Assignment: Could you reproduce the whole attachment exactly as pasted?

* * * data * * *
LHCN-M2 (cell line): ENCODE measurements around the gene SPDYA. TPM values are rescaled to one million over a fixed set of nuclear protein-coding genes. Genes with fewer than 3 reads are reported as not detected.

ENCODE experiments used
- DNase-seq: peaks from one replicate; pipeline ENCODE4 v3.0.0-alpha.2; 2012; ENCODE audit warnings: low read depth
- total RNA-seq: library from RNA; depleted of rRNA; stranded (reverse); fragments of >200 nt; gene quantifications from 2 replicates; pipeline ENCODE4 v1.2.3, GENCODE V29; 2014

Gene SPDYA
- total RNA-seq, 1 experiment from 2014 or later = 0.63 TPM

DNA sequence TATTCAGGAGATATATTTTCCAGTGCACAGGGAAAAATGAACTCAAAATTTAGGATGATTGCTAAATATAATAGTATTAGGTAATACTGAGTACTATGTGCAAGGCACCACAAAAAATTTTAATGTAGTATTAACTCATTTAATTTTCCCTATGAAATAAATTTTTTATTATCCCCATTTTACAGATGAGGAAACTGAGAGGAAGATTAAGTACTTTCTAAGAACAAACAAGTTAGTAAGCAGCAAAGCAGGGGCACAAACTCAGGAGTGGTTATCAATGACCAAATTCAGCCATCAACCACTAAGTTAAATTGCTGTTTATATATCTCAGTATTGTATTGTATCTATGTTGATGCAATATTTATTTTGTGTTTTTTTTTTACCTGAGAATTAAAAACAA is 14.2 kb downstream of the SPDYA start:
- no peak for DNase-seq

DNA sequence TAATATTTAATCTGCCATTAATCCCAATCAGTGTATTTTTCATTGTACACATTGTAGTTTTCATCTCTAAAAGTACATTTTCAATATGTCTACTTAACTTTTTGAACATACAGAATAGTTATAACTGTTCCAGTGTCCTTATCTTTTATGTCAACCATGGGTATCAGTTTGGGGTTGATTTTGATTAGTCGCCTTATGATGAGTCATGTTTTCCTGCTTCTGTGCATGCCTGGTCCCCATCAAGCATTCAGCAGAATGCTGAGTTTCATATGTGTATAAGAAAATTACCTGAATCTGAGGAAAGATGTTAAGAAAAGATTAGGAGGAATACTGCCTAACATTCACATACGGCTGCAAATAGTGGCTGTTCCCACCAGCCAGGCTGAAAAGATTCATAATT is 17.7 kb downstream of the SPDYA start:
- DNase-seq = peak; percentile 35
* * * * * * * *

LHCN-M2 (cell line): ENCODE measurements around the gene SPDYA. TPM values are rescaled to one million over a fixed set of nuclear protein-coding genes. Genes with fewer than 3 reads are reported as not detected.

ENCODE experiments used
- DNase-seq: peaks from one replicate; pipeline ENCODE4 v3.0.0-alpha.2; 2012; ENCODE audit warnings: low read depth
- total RNA-seq: library from RNA; depleted of rRNA; stranded (reverse); fragments of >200 nt; gene quantifications from 2 replicates; pipeline ENCODE4 v1.2.3, GENCODE V29; 2014

Gene SPDYA
- total RNA-seq, 1 experiment from 2014 or later = 0.63 TPM

DNA sequence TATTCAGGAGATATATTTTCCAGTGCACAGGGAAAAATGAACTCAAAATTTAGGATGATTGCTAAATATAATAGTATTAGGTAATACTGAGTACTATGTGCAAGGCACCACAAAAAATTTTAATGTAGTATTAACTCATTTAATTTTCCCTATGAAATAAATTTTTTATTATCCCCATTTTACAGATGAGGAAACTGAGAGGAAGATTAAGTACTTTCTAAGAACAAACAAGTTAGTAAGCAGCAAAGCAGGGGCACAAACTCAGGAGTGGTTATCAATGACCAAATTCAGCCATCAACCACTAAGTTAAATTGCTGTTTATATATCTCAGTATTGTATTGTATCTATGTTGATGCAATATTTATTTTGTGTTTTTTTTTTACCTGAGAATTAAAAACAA is 14.2 kb downstream of the SPDYA start:
- no peak for DNase-seq

DNA sequence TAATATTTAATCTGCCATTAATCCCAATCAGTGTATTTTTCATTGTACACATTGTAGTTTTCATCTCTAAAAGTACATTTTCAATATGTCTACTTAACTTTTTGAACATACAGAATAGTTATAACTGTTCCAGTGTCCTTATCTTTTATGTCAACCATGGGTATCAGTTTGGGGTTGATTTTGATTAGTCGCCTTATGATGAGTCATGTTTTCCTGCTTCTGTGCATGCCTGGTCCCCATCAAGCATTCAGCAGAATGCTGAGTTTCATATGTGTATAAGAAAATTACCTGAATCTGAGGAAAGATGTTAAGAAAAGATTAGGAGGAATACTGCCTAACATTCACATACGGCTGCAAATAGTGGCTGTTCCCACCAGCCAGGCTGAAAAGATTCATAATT is 17.7 kb downstream of the SPDYA start:
- DNase-seq = peak; percentile 35